Kronos’ Fifty for the Future Composers

Fodé Lassana Diabaté - Mali

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About Sunjata's Time

Video 1: Members of Kronos Quartet and composer Fodé Lassana Diabaté share individual insights about Sunjata’s Time.

Video 2: Participating string quartets, Ligeti, Argus, and Friction Quartets, rehearse movements of Fodé Lassana Diabaté’s “Sunjata’s Time” for members of the Kronos Quartet as part of the week-long coachings during the Kronos Quartet Workshop presented by the Weill Music Institute of Carnegie Hall. Fodé Lassana Diabaté’s “Sunjata’s Time” was composed for Kronos Quartet as part of Fifty for the Future: The Kronos Learning Repertoire.

Sunjata's Time Videos

Program Notes

Sunjata’s Time is dedicated to Sunjata Keita, the warrior prince who founded the great Mali Empire in 1235, which, at its height, stretched across the West African savannah to the Atlantic shores. Sunjata’s legacy continues to be felt in many ways. During his time as emperor he established many of the cultural norms that remain in practice today—including the close relationship between patron and musician that is the hallmark of so much music in Mali.

The word “time” is meant to denote both “rhythm,” an important element in balafon performance, and “epoch,” since the composition sets out to evoke the kinds of musical sounds that might have been heard in Sunjata’s time, drawing on older styles of balafon playing which Lassana Diabaté learned while studying with elder masters of the instrument in Guinea.

Each of the first four movements depicts a character who played a central role in Sunjata’s life, and each is fronted by one of the four instruments of the quartet. The fifth movement brings the quartet together in equality to portray the harmonious and peaceful reign of this great West African emperor who lived nearly eight centuries ago.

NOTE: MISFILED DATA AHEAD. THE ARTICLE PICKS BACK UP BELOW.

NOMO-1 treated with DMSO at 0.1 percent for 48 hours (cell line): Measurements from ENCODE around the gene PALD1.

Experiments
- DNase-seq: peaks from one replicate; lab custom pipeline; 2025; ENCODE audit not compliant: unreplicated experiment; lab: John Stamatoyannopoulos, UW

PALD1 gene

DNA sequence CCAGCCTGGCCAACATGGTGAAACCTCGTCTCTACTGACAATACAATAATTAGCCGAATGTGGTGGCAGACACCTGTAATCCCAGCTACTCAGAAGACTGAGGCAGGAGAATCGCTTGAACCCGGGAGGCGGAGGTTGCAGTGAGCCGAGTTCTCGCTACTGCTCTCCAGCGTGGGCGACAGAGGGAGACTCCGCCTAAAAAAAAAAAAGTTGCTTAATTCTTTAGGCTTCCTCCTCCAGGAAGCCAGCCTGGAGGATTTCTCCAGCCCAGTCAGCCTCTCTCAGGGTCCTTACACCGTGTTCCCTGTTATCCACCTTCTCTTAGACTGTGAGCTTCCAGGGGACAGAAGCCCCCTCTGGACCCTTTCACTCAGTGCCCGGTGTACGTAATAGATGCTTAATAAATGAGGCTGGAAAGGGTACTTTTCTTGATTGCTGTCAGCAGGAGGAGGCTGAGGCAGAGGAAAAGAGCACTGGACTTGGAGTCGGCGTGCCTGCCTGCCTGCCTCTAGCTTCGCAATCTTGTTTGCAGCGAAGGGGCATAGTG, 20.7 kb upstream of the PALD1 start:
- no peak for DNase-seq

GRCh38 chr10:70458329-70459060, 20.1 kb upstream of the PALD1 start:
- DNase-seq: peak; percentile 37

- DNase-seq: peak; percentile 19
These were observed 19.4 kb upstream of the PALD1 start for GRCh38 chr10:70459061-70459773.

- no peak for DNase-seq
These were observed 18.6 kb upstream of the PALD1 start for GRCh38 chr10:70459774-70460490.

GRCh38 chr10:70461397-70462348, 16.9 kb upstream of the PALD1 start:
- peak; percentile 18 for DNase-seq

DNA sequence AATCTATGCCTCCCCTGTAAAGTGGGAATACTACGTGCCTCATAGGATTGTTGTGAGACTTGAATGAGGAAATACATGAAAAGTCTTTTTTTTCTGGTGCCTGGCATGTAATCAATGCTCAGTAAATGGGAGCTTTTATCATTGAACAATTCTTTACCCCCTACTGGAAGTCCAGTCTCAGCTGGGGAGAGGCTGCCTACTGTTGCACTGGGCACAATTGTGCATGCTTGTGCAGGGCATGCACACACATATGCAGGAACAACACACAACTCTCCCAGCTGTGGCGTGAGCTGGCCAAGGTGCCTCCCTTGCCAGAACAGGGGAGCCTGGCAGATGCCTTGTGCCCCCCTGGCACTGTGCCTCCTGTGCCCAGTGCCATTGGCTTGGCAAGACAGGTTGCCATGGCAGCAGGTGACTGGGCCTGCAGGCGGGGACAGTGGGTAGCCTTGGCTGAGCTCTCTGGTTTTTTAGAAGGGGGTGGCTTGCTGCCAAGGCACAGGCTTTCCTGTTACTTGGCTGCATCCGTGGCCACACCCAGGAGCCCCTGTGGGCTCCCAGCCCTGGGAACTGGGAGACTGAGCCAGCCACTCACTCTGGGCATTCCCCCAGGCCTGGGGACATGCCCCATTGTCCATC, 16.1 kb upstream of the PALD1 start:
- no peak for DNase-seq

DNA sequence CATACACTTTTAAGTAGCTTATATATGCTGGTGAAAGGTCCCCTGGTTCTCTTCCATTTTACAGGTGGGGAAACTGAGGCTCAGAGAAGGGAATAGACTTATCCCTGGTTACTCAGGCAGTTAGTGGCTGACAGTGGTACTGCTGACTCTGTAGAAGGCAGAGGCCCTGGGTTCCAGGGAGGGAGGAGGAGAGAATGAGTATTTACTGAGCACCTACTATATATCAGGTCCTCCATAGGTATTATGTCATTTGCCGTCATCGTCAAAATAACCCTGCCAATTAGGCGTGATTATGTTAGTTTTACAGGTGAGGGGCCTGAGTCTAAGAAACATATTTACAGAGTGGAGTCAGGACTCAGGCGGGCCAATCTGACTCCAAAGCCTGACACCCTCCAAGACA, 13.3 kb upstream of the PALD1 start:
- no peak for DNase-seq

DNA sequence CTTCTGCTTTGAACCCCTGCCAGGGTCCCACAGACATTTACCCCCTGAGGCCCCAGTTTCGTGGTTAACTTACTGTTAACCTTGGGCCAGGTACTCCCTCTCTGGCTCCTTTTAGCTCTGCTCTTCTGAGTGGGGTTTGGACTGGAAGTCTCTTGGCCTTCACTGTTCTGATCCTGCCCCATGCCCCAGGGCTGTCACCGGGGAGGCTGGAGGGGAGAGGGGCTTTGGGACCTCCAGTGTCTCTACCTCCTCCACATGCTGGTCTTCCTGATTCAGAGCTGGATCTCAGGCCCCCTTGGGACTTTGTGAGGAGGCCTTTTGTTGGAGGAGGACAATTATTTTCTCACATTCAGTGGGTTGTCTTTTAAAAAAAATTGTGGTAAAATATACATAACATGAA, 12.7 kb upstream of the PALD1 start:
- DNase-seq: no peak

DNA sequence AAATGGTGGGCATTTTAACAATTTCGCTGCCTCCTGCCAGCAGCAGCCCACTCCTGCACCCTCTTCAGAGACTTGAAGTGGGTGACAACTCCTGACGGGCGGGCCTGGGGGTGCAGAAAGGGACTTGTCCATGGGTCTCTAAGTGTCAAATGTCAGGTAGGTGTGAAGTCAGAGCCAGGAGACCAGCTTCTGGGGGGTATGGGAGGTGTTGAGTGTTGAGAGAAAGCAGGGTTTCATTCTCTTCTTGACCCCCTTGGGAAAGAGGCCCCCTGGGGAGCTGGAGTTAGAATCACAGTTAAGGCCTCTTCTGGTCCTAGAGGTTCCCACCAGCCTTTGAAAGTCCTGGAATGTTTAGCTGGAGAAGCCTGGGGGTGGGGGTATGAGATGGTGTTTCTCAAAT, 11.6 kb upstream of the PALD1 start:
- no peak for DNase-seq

1. Sumaworo. Sumaworo Kante was the name of the sorcerer blacksmith king, Sunjata’s opponent, who usurped the throne of Mande, a small kingdom on the border of present-day Guinea and Mali, to which Sunjata was the rightful heir. Sumaworo was a fearsome and powerful character who wore human skulls as a necklace. The balafon originally belonged to him and its sound was believed to have esoteric powers. (This movement is dedicated to the viola.)

2. Sogolon. Sogolon Koné was Sunjata’s mother, a wise buffalo woman who came from the land of Do, by the Niger river in the central valley of Mali, where the music is very old and pentatonic and sounds like the roots of the blues. It was predicted that Sogolon would give birth to a great ruler, and so two hunters brought her to Mande, where she married the king. But her co-wives were jealous and mocked her son. When Sunjata’s father died, Sunjata’s half-brother took the throne, and Sunjata went into exile with his mother. (This movement is dedicated to the second violin.)

3. Nana Triban. Nana Triban was Sunjata’s beautiful sister. When Sunjata went into exile, the sorcerer blacksmith wrested the throne from Sunjata’s half-brother. So the people of Mande went to find Sunjata to beg him to return and help overthrow Sumaworo. Sunjata gathered an army from all the neighboring kingdoms. But it seemed that Sumaworo was invincible, drawing on his powers of sorcery to evade defeat.

Finally, Nana Triban intervened. She used her skills of seduction to trick Sumaworo into revealing the secret of his vulnerability, escaping before the act was consummated. Armed with this knowledge, Sunjata was victorious, restoring peace to the land, and building West Africa’s most powerful empire. (This movement is dedicated to the cello.)